Deep breath here. I spend my professional life in spaces with white people who understand racism and white supremacy on an intellectual level but I fear that even among white people who are doing the work, too many have fallen into the head space and not the heart space. In these cases, they create the performance of change with little to actually show for it. Too many times in white anti-racist spaces there is almost an invisible competition to be better than those other white people. To perform as an anti-racist, to use the jargon, to do the work. And, with communities of color asking white people to work in their own communities, that invisible competition grows, rendering most anti-racist activity null and void.

Compounding matters is the reality that white supremacy doesn’t just infect white people; it infects all people. It creates people of color who worship at the altar of whiteness and will do anything to achieve status in the eyes of white people but that is a post for another day and a workshop that needs to be created.

I don’t expect much to change racially anytime soon. Sure, we might get another Black president one day, a few select Black folks will be allowed to ascend to positions of prominence, and so on…but the real change of breaking down the current systems and overthrowing them? Very unlikely unless we actually get serious about acknowledging that we have a problem. That means being honest, that means being intentional even in our casual conversations, that means having the courage to acknowledge that racist behavior is not unthinkable. It’s not only thinkable but it happens everywhere and any time and it happens with alarming regularity. It means giving up the circle jerks even when we grasp the scope of racism and not falling victim to “performance change.” It means actually leaning into our discomfort and doing change. It means not derailing and pretending that gun control could have prevented the shootings in a country with a history of attacking the Black church. In 1963, four little Black girls in Birmingham, Alabama, lost their lives in a church bombing. The means for carrying out the killings have changed but the reasons behind the killings have not changed.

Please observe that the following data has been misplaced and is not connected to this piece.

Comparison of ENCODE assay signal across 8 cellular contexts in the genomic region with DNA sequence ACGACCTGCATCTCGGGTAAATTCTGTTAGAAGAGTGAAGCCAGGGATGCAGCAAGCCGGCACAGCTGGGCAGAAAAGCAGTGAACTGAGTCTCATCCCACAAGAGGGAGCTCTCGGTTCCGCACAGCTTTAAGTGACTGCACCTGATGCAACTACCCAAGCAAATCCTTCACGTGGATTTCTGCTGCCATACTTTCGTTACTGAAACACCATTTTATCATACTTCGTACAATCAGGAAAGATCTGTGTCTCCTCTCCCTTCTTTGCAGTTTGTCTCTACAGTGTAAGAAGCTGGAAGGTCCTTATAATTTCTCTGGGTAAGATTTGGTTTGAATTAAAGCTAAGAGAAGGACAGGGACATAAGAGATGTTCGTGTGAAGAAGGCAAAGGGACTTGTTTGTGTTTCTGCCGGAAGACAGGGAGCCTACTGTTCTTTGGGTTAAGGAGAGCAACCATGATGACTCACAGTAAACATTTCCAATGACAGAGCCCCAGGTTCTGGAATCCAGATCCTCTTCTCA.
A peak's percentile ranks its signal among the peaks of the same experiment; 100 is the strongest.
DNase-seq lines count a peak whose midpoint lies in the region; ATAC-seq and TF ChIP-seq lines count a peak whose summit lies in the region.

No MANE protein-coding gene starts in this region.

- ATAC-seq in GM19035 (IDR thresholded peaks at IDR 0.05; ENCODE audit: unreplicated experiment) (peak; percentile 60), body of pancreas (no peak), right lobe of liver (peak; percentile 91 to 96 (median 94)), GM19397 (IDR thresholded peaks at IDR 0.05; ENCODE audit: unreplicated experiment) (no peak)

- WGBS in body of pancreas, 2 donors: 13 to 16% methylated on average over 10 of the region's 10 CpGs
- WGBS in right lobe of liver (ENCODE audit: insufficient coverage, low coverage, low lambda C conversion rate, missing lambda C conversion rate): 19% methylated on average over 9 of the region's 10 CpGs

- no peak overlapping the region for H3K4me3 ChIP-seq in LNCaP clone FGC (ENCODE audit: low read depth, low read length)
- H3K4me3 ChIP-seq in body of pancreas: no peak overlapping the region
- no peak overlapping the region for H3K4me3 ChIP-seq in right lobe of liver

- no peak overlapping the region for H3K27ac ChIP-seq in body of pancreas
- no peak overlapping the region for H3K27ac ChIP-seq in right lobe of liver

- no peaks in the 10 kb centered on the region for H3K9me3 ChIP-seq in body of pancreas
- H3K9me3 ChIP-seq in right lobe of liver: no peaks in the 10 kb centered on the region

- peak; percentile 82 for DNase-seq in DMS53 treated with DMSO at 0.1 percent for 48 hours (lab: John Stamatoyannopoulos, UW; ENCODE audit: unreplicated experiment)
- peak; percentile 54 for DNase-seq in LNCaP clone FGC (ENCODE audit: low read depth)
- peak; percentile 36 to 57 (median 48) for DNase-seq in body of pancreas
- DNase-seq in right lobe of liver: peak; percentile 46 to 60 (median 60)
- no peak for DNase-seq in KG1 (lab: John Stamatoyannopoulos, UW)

This is one of those times where I wish I could offer up hope but as the attacks on Black personhood grow bolder and closer together. To quote comedian Jon Stewart from a few days ago…I got nothing for you. Instead, I grab my loved ones close and pray for the strength to navigate in hostile space without losing the little bit of love for humanity that keeps me going through the day.
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11 thoughts on “The aftermath…are we ready to get real or will the circle jerk continue?

  1. It’s a relief to read your words, because they articulate the concerns that are a bit deeper into the layers of “the onion” than most people ever seem to want to go. It seems to me that if someone doesn’t ask people “if they are willing to give up their privilege and power and lessen themselves to create equity?”, they are never going to figure out that that’s what it’s going to take. The reason for that is that it just isn’t in very “get real” terms sustainable. The Earth can’t fork over enough for all of us to live like white people in this country take it for granted they ought to live. People who change their ways often find that they even lose friends and loved ones, because the ones they lose just couldn’t hack it hearing all the new thoughts and feeling the difference. I’m speaking of people recovering from addictions. Addictions we’re willing to identify as such any way, because our lifestyle, as dependent as it is upon the unaddressed crimes that white people today continue to benefit from (genocide and slavery) is a culture of addiction. And since, the “vast majority of white people won’t do this (speak out, change their hearts), I think that pointing out that “the sooner people admit this, the better off we just might be … we will just move into the harm reduction phase of racism instead of this fantasy of eradicating racism” is the perfect metaphorical smack-down and for all the reasons of little to show, competition and an essential lack of conscious action.